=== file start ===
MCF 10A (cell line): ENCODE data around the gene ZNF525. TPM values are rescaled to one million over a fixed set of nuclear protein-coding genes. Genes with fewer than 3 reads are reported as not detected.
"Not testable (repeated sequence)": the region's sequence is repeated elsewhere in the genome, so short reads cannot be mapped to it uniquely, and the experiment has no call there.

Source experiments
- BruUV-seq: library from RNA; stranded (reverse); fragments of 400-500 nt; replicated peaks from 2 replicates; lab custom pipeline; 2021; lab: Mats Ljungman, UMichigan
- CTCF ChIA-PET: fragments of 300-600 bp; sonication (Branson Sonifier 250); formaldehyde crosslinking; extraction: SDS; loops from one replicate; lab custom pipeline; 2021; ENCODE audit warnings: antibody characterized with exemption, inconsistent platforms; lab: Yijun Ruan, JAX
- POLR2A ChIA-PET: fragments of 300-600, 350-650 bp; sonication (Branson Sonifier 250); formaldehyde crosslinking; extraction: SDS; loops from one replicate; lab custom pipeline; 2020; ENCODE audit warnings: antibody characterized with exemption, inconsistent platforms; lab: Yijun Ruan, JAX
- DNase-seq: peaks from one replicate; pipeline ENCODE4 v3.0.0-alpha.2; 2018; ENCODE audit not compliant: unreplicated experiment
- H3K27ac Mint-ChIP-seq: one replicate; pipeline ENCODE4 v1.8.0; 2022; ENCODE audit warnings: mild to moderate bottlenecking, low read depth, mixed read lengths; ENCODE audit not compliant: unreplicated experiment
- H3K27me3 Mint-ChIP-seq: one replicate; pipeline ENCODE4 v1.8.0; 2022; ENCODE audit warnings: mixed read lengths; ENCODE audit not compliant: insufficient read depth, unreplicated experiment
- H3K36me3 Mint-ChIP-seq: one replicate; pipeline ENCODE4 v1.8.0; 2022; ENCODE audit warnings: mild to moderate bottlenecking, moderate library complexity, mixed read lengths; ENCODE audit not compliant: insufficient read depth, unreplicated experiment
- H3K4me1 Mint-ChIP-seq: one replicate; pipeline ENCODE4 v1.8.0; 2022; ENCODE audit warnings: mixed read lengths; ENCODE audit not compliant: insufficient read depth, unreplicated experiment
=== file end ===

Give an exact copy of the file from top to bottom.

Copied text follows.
MCF 10A (cell line): ENCODE data around the gene ZNF525. TPM values are rescaled to one million over a fixed set of nuclear protein-coding genes. Genes with fewer than 3 reads are reported as not detected.
"Not testable (repeated sequence)": the region's sequence is repeated elsewhere in the genome, so short reads cannot be mapped to it uniquely, and the experiment has no call there.

Source experiments
- BruUV-seq: library from RNA; stranded (reverse); fragments of 400-500 nt; replicated peaks from 2 replicates; lab custom pipeline; 2021; lab: Mats Ljungman, UMichigan
- CTCF ChIA-PET: fragments of 300-600 bp; sonication (Branson Sonifier 250); formaldehyde crosslinking; extraction: SDS; loops from one replicate; lab custom pipeline; 2021; ENCODE audit warnings: antibody characterized with exemption, inconsistent platforms; lab: Yijun Ruan, JAX
- POLR2A ChIA-PET: fragments of 300-600, 350-650 bp; sonication (Branson Sonifier 250); formaldehyde crosslinking; extraction: SDS; loops from one replicate; lab custom pipeline; 2020; ENCODE audit warnings: antibody characterized with exemption, inconsistent platforms; lab: Yijun Ruan, JAX
- DNase-seq: peaks from one replicate; pipeline ENCODE4 v3.0.0-alpha.2; 2018; ENCODE audit not compliant: unreplicated experiment
- H3K27ac Mint-ChIP-seq: one replicate; pipeline ENCODE4 v1.8.0; 2022; ENCODE audit warnings: mild to moderate bottlenecking, low read depth, mixed read lengths; ENCODE audit not compliant: unreplicated experiment
- H3K27me3 Mint-ChIP-seq: one replicate; pipeline ENCODE4 v1.8.0; 2022; ENCODE audit warnings: mixed read lengths; ENCODE audit not compliant: insufficient read depth, unreplicated experiment
- H3K36me3 Mint-ChIP-seq: one replicate; pipeline ENCODE4 v1.8.0; 2022; ENCODE audit warnings: mild to moderate bottlenecking, moderate library complexity, mixed read lengths; ENCODE audit not compliant: insufficient read depth, unreplicated experiment
- H3K4me1 Mint-ChIP-seq: one replicate; pipeline ENCODE4 v1.8.0; 2022; ENCODE audit warnings: mixed read lengths; ENCODE audit not compliant: insufficient read depth, unreplicated experiment